Ayers speaks at UW

The bat­tle is over and Meg Lanker reached her goal. On April 28th, at 7 p.m. Dr. William Ayers spoke at the Small Sports Com­plex at the Uni­ver­si­ty of Wyoming. The pro­test­ers along the side­walk to the door were qui­et with their signs as stu­dents, pro­fes­sors and com­mu­ni­ty mem­bers alike filled the gym.

Due to pre­vi­ous threats of vio­lence when Dr. Ayers was sched­uled the first time, intense secu­ri­ty mea­sures were put in place. Every­one enter­ing the com­plex was searched and bags were exam­ined before enter­ing the bleach­ers. Police offi­cers with bomb dogs stood next to the entrances and along the walls sev­er­al oth­er offi­cers stood at the ready, but the audi­ence was calm.

The con­tro­ver­sy build­ing up to this appear­ance of Dr. Ayers elicit­ed a crowd that exceed­ed by mul­ti­ple times the pos­si­ble atten­dees to the intend­ed pre­sen­ta­tion on April 5th. With the debate and law­suit about his appear­ance well in mind, the audi­ence was keen to hear what Dr. Ayers him­self had to say about the con­tro­ver­sy regard­ing his pres­ence on cam­pus. Those atten­dees hop­ing to hear him berate the UW admin­is­tra­tion were out of luck. The civil­i­ty which with Dr. Ayers addressed the con­tro­ver­sy set the tone for the evening.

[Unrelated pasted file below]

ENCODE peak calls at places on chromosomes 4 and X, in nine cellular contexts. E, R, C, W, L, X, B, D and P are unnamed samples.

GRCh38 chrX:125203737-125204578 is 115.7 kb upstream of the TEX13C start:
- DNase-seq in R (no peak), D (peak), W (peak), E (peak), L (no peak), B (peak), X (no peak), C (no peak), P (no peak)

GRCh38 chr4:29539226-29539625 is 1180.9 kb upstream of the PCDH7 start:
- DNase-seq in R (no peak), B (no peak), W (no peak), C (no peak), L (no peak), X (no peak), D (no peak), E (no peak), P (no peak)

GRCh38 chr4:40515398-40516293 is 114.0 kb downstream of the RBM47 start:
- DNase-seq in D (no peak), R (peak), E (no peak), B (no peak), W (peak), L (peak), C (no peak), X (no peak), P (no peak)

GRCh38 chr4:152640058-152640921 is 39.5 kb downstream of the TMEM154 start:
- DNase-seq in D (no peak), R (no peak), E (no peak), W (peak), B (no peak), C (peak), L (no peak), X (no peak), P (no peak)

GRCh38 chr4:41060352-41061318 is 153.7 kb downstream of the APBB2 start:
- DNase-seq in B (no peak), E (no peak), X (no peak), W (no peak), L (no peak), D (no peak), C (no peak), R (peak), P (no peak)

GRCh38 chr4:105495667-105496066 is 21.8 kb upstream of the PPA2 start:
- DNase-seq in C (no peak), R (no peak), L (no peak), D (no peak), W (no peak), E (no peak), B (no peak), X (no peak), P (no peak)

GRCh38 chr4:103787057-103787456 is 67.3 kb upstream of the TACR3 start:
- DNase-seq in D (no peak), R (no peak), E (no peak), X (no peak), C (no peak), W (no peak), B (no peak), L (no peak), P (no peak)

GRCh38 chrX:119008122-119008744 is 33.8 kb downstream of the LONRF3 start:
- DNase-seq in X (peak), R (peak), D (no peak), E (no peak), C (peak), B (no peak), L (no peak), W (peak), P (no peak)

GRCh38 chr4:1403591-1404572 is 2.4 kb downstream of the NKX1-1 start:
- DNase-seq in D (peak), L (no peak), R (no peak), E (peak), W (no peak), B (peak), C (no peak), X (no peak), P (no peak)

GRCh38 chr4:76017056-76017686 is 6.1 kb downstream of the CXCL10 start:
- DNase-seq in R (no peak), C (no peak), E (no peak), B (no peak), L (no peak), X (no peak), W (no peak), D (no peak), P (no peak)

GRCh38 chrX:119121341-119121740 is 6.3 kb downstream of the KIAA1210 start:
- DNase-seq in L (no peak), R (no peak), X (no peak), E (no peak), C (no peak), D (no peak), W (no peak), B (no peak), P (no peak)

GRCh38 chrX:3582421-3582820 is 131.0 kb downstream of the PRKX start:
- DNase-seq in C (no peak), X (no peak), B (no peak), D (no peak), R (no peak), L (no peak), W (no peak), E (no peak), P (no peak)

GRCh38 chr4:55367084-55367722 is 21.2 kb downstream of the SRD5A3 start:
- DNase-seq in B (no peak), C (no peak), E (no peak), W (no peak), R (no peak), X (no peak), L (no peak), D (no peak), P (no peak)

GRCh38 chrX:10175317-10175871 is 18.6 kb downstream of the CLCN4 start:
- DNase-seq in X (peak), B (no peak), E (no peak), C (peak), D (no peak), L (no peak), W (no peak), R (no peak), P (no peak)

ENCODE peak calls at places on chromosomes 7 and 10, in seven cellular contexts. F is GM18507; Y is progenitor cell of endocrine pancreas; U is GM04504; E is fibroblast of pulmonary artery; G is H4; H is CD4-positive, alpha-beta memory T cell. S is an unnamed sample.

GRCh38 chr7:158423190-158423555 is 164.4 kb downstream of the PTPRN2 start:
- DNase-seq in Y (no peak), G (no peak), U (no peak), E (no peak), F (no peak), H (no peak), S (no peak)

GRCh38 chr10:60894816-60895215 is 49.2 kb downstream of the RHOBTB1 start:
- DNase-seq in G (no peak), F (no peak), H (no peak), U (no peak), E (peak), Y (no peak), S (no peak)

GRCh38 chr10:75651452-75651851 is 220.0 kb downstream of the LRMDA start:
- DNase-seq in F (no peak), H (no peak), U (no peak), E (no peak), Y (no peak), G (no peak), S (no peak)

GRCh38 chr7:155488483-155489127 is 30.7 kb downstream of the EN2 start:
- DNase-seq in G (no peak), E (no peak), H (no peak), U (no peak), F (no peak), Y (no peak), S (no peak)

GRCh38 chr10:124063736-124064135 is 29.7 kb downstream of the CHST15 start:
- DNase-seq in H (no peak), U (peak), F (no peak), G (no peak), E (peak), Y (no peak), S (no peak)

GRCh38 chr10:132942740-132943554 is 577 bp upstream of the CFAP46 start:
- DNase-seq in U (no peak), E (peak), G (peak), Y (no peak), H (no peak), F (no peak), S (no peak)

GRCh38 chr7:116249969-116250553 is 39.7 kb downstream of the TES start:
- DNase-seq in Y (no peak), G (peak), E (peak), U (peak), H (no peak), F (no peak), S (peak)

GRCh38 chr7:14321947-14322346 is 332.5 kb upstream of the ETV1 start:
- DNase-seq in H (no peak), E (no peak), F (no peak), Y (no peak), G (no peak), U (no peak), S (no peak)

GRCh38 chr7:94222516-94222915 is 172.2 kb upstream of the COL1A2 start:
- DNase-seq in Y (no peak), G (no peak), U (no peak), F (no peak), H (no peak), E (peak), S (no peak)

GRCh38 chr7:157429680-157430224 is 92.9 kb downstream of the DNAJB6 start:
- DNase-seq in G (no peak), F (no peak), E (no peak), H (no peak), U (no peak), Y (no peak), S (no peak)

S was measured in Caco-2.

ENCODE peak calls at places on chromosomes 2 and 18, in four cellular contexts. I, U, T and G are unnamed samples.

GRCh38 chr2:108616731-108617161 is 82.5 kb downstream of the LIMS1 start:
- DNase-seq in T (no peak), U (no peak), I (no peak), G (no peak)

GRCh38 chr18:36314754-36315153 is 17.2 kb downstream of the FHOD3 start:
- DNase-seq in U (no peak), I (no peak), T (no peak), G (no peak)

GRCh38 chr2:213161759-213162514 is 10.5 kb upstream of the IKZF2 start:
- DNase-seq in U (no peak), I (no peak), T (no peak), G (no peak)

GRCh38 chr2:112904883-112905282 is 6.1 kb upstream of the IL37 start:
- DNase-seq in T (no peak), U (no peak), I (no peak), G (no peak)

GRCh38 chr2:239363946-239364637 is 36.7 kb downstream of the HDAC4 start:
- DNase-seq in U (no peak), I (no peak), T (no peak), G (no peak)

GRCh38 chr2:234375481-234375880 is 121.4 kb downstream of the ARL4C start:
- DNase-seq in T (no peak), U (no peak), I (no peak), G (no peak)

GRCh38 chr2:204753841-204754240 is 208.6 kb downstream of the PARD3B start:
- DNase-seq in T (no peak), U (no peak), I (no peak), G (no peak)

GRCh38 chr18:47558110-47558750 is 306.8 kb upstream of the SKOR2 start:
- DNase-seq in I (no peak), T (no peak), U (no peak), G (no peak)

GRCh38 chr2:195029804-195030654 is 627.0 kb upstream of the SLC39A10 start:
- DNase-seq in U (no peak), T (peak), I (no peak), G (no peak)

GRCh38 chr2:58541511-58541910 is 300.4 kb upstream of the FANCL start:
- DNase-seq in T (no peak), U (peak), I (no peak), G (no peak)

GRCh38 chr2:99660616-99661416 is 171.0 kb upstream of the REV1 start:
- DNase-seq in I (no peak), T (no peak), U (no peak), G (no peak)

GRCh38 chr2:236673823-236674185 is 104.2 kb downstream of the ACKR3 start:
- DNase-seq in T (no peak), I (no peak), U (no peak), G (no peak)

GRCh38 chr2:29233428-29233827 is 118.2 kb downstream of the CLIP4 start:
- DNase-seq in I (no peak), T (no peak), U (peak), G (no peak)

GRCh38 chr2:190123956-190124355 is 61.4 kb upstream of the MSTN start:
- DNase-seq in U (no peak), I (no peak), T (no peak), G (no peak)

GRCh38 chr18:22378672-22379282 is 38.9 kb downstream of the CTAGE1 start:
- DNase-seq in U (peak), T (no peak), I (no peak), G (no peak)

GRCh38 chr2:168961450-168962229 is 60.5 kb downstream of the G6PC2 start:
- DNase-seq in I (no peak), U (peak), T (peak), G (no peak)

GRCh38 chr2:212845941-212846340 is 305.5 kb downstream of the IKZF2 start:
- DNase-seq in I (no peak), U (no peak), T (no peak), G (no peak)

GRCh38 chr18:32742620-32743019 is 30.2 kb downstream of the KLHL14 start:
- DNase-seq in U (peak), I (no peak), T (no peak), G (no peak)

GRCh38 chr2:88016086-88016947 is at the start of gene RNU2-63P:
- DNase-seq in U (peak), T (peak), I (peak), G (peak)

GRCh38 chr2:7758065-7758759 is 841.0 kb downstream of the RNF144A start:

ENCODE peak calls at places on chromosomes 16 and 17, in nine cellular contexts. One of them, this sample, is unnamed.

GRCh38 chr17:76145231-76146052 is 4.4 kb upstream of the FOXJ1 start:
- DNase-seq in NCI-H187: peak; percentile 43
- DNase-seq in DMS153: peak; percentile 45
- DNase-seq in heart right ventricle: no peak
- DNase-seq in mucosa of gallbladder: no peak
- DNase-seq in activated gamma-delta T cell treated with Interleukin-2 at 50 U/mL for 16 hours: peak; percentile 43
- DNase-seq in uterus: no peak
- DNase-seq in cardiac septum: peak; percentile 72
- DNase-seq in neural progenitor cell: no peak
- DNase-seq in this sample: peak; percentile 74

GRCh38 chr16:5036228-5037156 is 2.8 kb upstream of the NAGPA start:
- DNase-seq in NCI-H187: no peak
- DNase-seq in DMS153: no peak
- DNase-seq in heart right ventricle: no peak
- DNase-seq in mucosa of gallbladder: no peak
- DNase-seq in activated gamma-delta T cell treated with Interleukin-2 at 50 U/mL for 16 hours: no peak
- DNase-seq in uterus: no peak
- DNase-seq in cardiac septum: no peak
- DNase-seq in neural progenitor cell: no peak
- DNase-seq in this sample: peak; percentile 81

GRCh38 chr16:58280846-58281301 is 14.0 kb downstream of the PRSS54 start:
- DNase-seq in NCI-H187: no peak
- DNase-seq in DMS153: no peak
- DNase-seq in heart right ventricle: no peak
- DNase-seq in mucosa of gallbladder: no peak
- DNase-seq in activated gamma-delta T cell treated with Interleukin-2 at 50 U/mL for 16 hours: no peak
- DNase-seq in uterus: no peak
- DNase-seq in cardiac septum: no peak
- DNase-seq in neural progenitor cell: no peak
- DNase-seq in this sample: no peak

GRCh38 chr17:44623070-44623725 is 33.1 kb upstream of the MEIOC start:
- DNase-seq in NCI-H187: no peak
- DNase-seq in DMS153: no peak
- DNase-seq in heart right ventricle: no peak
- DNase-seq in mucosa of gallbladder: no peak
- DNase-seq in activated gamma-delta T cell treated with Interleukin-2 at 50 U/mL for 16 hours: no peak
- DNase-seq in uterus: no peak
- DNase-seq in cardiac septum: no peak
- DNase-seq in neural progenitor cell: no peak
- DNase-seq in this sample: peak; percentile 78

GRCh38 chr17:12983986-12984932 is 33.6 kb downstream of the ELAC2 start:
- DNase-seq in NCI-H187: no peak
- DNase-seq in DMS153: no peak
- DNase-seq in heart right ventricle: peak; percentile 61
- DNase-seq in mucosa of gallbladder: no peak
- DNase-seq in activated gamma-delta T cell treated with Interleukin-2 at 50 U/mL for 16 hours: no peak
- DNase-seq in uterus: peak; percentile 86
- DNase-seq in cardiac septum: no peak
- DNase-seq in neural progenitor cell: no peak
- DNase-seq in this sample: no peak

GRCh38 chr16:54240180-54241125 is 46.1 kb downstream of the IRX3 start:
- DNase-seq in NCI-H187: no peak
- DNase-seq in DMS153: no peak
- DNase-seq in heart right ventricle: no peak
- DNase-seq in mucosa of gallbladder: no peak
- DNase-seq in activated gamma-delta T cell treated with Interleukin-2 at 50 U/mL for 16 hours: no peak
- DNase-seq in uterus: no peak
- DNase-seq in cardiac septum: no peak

…It is impor­tant to note that an invi­ta­tion is in no way an endorse­ment, Dr. Ayers said about the con­tro­ver­sy and refer­ring the influx of crit­i­cisms Dr. Fran­cis­co Rios had received when the out­rage and sub­se­quent can­cel­la­tion first hit cam­pus. Fol­low­ing the brief recog­ni­tion of the con­tro­ver­sy, Dr. Ayers began his pre­sen­ta­tion on edu­ca­tion in the Unit­ed States. His speech start­ed by exam­in­ing the moment in which we live today. He brought the audi­ence through the changes that gave women the right to vote and abol­ished slav­ery. End­ing these injus­tices took an insur­rec­tion in think­ing and this is real­ly the theme of what I want to talk about tonight- an insur­rec­tion in think­ing. That is, all of us, every one of us, all the time, is trapped in a cer­tain kind of com­mon sense, a cer­tain kind of moment, Dr. Ayers said.

The ener­gy and inspi­ra­tion in his speech evoked in the audi­ence the dis­cus­sion that he had antic­i­pat­ed the first time he was invit­ed to UW. Despite the huge atten­dance, the dia­logue that fol­lowed his pre­sen­ta­tion cre­at­ed an envi­ron­ment of mutu­al teach­ing and learn­ing, even when two mem­bers of audi­ence ques­tioned him about his past actions as a mem­ber of the Weath­er Under­ground. While their com­ments and ques­tions were less than cor­dial at points, Dr. Ayers answered them with respect and calm.

The evening end­ed with a sense of appre­ci­a­tion for the process Lanker, Dr. Ayers and sev­er­al oth­er mem­bers of the Uni­ver­si­ty went through to ensure that free­dom of speech was kept alive at UW.